During class discussions and presentations, we mentioned a lot about different forms of organizational norms and how they have become part and parcels of the lives of employees in the firm. However, some of these may not be the most efficient for the operations of the company and change may be necessary. But as we all know, change is not easy, especially when people are used to something. Thus it interests me, as to how change can be made possible in organisations?
I will be sharing my findings from “The Wall Street Journal Guide to Management” by Alan Murray and the book called “ Blue Ocean Strategy” written by W.Chan Kim and Renee Mauborgne that seem to have a solution to my query.
It has been noted that when a manager tries to make changes to an organisation, he might be faced with four different types of hurdles, as displayed below:
People must have a good understanding as to why the change is even necessary in the first place. People might be comfortable with their Standard Operating Procedures (SOPs) and feel that this is how “things have always been done”. Thus they do not see the need for any change at all. In fact, changes might only put them into the uncertainties and away from their comfort zones.
2) Limited resources
Limited resources have to be placed in areas where they are most valued or needed. Changing an organizational culture or structure may result in reallocation of these scarce resources, or require the shifting away from certain areas into another area that definitely require good justifications.
Employees of the company have to want to make the change, otherwise, it is hard to enforce such changes. It is only when people reflect through actions that they are supportive, can changes be effectively brought across.
4) Institutional politics
Some companies are not open to voices of their employees or even those in managerial ranks. They are rooted to what they believe and unwilling to make changes though the situation may calls for it. Quoting from what one manager commented: “ In our organization, you get shot down before you stand up”, we can see that some companies are not positive about employee feedbacks thus increasing the difficulties in conveying that a change is needed.
Below will then be some ways that can be considered to overcome these hurdles and result in changes:
1) The “tipping point” approach
One has to recognize that it is impossible to convert everyone at once due to individual differences, value differences and limited resources. Thus when faced with such a situation, it is necessary to start with people who possess some form of disproportionate influence in the organization. One can try to get them to be committed to this change so that they can be seen as the “example”. Shine the spotlight on these people to emphasize on their actions and accomplishments so that others will understand the need and follow through.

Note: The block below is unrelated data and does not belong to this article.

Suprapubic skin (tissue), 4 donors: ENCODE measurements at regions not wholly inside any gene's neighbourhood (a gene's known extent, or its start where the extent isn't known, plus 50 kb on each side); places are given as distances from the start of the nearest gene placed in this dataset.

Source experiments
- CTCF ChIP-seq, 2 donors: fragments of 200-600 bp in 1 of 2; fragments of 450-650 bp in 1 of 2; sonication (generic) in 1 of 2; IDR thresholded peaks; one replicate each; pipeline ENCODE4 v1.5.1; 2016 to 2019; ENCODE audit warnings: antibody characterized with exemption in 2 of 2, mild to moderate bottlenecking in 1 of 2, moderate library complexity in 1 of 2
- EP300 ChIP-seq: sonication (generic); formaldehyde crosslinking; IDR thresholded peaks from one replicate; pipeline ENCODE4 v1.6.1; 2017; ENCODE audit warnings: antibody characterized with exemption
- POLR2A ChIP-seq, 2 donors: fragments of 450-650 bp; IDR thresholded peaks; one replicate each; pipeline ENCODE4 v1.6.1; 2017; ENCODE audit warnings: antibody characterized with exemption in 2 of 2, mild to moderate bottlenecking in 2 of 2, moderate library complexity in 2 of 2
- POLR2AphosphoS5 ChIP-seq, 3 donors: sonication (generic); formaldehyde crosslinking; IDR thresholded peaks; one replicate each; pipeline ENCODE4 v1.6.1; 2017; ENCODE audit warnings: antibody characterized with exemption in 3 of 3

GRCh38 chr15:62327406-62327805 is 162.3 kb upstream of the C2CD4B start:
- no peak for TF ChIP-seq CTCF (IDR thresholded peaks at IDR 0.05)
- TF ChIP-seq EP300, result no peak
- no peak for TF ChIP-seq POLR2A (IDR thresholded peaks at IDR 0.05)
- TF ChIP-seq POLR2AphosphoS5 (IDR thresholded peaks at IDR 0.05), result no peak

2) Allow people to experience why change is needed
It is not enough for one to lecture others about the need for such organizational change because people may not be receptive. Instead, if people are being put through experiencing of harsh realities that requires change, it might be more effective. For the influencing to work, it has to reach down to the emotional side of people for them to be convinced.
3) Redistribute resources toward “hot spots”
Hot spots refer to activities that require few resources but result in large change. This is especially necessary when we only have limited resources to work with, and thus there is a need for us to make sure we get the maximum amount of payout and return. As much as we should try to place our resources to such “hot spots”, we should also try to avoid “cold spots”, that are activities that demands large resource demands but relatively low impact.
4) Appointing a “consigliere”
A “consigliere” refers to one who is a highly respected insider in the firm that one works in. This is because leaders tend to lose touch with things happening on the grounds and thus such “consigliere” may be able to bridge the gap. Besides that, appointing such a “consigliere” will allow one to know the supporters or fighters in the firm with regards to this organizational change. With such knowledge, one can build coalitions or devise alternative strategies for change when deemed appropriate.
In conclusion, I believe that some forms of changes, though deeply rooted, may be necessary at some point of time in order for the company to be better equipped with changing needs and demand. When faced with resistance, we can attempt the methods above as we climb up the corporate ladder and take up managerial positions in the near future, and hopefully change for the better of the entire organization.